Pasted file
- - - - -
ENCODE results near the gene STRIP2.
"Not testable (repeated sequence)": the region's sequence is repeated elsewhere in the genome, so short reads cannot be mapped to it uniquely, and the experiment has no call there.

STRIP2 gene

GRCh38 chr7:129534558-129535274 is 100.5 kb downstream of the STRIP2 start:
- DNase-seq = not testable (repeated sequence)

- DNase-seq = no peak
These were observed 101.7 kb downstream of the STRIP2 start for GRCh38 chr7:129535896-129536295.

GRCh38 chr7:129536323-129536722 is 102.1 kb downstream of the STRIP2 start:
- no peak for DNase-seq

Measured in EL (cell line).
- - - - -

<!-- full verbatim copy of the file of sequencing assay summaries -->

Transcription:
ENCODE results near the gene STRIP2.
"Not testable (repeated sequence)": the region's sequence is repeated elsewhere in the genome, so short reads cannot be mapped to it uniquely, and the experiment has no call there.

STRIP2 gene

GRCh38 chr7:129534558-129535274 is 100.5 kb downstream of the STRIP2 start:
- DNase-seq = not testable (repeated sequence)

- DNase-seq = no peak
These were observed 101.7 kb downstream of the STRIP2 start for GRCh38 chr7:129535896-129536295.

GRCh38 chr7:129536323-129536722 is 102.1 kb downstream of the STRIP2 start:
- no peak for DNase-seq

Measured in EL (cell line).